Over half of companies have no big data plans even beyond 2013, according to findings by research service TheInfoPro.
TheInfoPro, a line of service from 451 Research, suggests in its report that the storage industry’s growth is slower than it has been over the last two years. The results are based on extensive interviews with storage professionals and primary decision-makers at large and midsize enterprises in North America and Europe.
Alarmingly, despite the continued growth of opportunity in data generation and the emphasis being placed upon the need to take advantage of big data solutions, 56 per cent of respondents claimed that they had no plans stretching beyond the next 12 months. Moreover, storage budgets show signs of decreasing despite the rise in the amount of data organisations are dealing with. This is perhaps an indication of cheaper storage or of an increase in the use of cloud computing solutions.
In summarising the main findings from the company’s research, Marco Coulter, TheInfoPro's research director of storage, said: “After excellent growth in the last two years, storage budgets will grow more slowly in 2012 despite expanding capacity.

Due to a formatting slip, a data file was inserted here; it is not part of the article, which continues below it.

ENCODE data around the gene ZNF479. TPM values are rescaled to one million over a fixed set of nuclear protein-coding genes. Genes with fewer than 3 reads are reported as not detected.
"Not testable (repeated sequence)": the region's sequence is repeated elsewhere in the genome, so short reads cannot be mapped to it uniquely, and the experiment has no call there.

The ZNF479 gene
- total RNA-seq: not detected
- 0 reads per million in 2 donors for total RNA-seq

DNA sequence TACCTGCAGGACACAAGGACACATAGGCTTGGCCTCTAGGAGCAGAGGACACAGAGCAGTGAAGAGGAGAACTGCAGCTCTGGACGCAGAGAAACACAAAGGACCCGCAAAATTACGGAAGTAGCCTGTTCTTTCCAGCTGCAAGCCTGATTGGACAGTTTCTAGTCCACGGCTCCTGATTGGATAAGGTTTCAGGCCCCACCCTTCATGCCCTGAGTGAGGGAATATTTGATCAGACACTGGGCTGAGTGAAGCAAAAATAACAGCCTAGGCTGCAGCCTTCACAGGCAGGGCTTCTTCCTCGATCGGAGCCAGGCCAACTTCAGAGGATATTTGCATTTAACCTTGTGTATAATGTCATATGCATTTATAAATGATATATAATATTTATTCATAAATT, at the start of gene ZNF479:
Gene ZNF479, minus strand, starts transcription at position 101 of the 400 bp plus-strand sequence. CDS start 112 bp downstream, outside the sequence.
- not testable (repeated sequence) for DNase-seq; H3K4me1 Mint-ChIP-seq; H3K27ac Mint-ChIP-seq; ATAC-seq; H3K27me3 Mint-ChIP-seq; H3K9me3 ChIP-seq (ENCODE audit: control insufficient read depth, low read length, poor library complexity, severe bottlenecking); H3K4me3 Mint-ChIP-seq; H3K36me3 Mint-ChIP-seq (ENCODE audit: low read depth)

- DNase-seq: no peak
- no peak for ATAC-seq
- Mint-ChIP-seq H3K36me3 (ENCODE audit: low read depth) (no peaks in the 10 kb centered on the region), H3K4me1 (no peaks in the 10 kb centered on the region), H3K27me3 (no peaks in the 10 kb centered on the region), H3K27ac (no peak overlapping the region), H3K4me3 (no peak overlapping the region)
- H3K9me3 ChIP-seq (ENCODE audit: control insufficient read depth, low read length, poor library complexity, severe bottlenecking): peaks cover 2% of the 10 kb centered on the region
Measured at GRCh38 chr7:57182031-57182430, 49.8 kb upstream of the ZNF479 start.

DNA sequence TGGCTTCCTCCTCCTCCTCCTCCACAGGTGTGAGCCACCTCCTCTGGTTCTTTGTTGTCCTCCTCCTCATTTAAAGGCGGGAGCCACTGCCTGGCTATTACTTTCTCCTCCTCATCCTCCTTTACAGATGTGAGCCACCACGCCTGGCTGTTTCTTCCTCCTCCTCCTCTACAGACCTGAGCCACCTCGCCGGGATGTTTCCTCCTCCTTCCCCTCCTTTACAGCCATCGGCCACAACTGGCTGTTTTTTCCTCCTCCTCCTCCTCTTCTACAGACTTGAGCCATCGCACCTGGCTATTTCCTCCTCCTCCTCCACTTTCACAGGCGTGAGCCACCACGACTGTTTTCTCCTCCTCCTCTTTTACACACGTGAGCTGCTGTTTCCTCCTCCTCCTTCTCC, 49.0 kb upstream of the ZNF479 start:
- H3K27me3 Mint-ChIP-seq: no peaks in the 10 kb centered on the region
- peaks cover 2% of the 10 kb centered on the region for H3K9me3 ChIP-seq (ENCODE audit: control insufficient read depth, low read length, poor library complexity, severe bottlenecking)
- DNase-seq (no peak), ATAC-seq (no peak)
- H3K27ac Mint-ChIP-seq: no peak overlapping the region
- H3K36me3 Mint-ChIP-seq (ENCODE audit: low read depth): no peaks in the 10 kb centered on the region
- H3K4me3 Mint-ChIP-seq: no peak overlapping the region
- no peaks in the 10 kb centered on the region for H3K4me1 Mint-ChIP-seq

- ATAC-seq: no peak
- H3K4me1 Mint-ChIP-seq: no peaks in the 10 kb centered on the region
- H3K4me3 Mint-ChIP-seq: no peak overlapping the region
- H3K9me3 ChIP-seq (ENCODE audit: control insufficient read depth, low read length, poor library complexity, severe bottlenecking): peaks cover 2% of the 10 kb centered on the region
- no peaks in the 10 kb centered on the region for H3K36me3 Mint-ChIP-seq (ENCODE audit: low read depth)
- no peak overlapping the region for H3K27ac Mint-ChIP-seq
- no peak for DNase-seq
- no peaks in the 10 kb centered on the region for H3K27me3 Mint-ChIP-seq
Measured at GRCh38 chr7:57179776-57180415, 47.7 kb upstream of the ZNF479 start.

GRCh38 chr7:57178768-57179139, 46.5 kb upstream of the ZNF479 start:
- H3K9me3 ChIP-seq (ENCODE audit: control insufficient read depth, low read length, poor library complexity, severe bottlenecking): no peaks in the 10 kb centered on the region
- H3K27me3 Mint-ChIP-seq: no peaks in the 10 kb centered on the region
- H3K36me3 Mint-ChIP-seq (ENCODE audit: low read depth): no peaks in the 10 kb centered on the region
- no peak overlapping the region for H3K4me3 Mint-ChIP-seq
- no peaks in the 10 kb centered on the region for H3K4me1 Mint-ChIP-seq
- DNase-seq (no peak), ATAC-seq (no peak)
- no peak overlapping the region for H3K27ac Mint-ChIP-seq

“While focused on optimising storage capacity and supporting server virtualisation, some storage architects are concurrently preparing to deliver cloud-like provisioning.”
Coulter stated that the key findings of the study were:
• Storage budget growth slows compared to 2011 as six per cent fewer respondents have increasing budgets in 2012. Midsize enterprises see the most belt-tightening with only 36 per cent planning to increase spending, down from 47 per cent last year.
• Over half (56 per cent) of respondents have no plans for big data even beyond 2013.
• Networked capacity in large enterprises will grow a projected 26 per cent this year.
• Automated tiering displaces backup data reduction/deduplication as the hottest technology in storage on TheInfoPro’s proprietary ‘Technology Heat Index’. Implementation of other optimisation technologies is anticipated to grow, including data reduction, compression, and thin provisioning.
• Server virtualisation is the leading driver of capacity growth. Two thirds (67 per cent) of respondents have 80-100 per cent of production servers connected to Fibre Channel Storage Area Network (FC SAN).
• FC storage networks are predominant with 84 per cent of respondents.